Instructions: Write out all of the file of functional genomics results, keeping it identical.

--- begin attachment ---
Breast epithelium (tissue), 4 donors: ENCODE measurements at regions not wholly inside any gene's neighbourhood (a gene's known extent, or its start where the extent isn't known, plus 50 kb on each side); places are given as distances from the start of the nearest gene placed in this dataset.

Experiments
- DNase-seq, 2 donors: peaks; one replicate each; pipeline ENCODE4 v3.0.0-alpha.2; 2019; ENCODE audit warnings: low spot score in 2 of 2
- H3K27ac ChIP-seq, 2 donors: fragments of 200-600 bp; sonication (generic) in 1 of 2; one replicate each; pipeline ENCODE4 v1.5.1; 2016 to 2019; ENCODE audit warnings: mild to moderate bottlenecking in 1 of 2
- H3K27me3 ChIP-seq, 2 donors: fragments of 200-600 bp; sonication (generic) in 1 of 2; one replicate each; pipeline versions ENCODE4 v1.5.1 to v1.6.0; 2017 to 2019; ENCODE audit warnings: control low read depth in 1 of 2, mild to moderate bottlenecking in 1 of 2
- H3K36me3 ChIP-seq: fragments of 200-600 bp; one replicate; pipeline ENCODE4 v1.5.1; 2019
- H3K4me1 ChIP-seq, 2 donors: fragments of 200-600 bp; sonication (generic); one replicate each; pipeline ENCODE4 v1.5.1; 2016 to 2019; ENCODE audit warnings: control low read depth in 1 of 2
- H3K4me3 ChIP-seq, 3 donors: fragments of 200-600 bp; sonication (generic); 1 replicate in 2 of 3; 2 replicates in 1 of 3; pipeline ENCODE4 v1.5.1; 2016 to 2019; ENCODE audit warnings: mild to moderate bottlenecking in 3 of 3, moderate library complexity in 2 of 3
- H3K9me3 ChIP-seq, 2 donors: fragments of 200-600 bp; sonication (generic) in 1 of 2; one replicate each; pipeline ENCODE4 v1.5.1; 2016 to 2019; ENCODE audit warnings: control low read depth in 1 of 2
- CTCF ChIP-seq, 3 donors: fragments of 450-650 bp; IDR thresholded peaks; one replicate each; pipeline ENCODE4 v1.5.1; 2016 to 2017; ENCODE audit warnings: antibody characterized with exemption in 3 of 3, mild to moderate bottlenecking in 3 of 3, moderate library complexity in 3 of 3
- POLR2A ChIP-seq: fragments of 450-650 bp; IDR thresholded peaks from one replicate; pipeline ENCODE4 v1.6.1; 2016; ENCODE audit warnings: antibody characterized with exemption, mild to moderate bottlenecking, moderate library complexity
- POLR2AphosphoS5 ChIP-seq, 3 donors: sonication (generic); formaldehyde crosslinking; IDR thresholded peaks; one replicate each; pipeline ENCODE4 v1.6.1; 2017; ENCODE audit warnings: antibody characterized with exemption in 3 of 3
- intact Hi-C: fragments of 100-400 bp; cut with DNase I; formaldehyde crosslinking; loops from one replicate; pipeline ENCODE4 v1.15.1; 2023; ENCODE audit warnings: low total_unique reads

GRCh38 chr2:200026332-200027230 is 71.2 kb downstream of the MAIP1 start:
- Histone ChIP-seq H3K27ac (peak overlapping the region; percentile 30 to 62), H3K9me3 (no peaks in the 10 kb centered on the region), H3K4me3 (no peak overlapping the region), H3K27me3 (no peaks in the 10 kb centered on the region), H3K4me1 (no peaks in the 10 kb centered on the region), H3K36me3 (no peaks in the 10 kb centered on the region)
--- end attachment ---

Breast epithelium (tissue), 4 donors: ENCODE measurements at regions not wholly inside any gene's neighbourhood (a gene's known extent, or its start where the extent isn't known, plus 50 kb on each side); places are given as distances from the start of the nearest gene placed in this dataset.

Experiments
- DNase-seq, 2 donors: peaks; one replicate each; pipeline ENCODE4 v3.0.0-alpha.2; 2019; ENCODE audit warnings: low spot score in 2 of 2
- H3K27ac ChIP-seq, 2 donors: fragments of 200-600 bp; sonication (generic) in 1 of 2; one replicate each; pipeline ENCODE4 v1.5.1; 2016 to 2019; ENCODE audit warnings: mild to moderate bottlenecking in 1 of 2
- H3K27me3 ChIP-seq, 2 donors: fragments of 200-600 bp; sonication (generic) in 1 of 2; one replicate each; pipeline versions ENCODE4 v1.5.1 to v1.6.0; 2017 to 2019; ENCODE audit warnings: control low read depth in 1 of 2, mild to moderate bottlenecking in 1 of 2
- H3K36me3 ChIP-seq: fragments of 200-600 bp; one replicate; pipeline ENCODE4 v1.5.1; 2019
- H3K4me1 ChIP-seq, 2 donors: fragments of 200-600 bp; sonication (generic); one replicate each; pipeline ENCODE4 v1.5.1; 2016 to 2019; ENCODE audit warnings: control low read depth in 1 of 2
- H3K4me3 ChIP-seq, 3 donors: fragments of 200-600 bp; sonication (generic); 1 replicate in 2 of 3; 2 replicates in 1 of 3; pipeline ENCODE4 v1.5.1; 2016 to 2019; ENCODE audit warnings: mild to moderate bottlenecking in 3 of 3, moderate library complexity in 2 of 3
- H3K9me3 ChIP-seq, 2 donors: fragments of 200-600 bp; sonication (generic) in 1 of 2; one replicate each; pipeline ENCODE4 v1.5.1; 2016 to 2019; ENCODE audit warnings: control low read depth in 1 of 2
- CTCF ChIP-seq, 3 donors: fragments of 450-650 bp; IDR thresholded peaks; one replicate each; pipeline ENCODE4 v1.5.1; 2016 to 2017; ENCODE audit warnings: antibody characterized with exemption in 3 of 3, mild to moderate bottlenecking in 3 of 3, moderate library complexity in 3 of 3
- POLR2A ChIP-seq: fragments of 450-650 bp; IDR thresholded peaks from one replicate; pipeline ENCODE4 v1.6.1; 2016; ENCODE audit warnings: antibody characterized with exemption, mild to moderate bottlenecking, moderate library complexity
- POLR2AphosphoS5 ChIP-seq, 3 donors: sonication (generic); formaldehyde crosslinking; IDR thresholded peaks; one replicate each; pipeline ENCODE4 v1.6.1; 2017; ENCODE audit warnings: antibody characterized with exemption in 3 of 3
- intact Hi-C: fragments of 100-400 bp; cut with DNase I; formaldehyde crosslinking; loops from one replicate; pipeline ENCODE4 v1.15.1; 2023; ENCODE audit warnings: low total_unique reads

GRCh38 chr2:200026332-200027230 is 71.2 kb downstream of the MAIP1 start:
- Histone ChIP-seq H3K27ac (peak overlapping the region; percentile 30 to 62), H3K9me3 (no peaks in the 10 kb centered on the region), H3K4me3 (no peak overlapping the region), H3K27me3 (no peaks in the 10 kb centered on the region), H3K4me1 (no peaks in the 10 kb centered on the region), H3K36me3 (no peaks in the 10 kb centered on the region)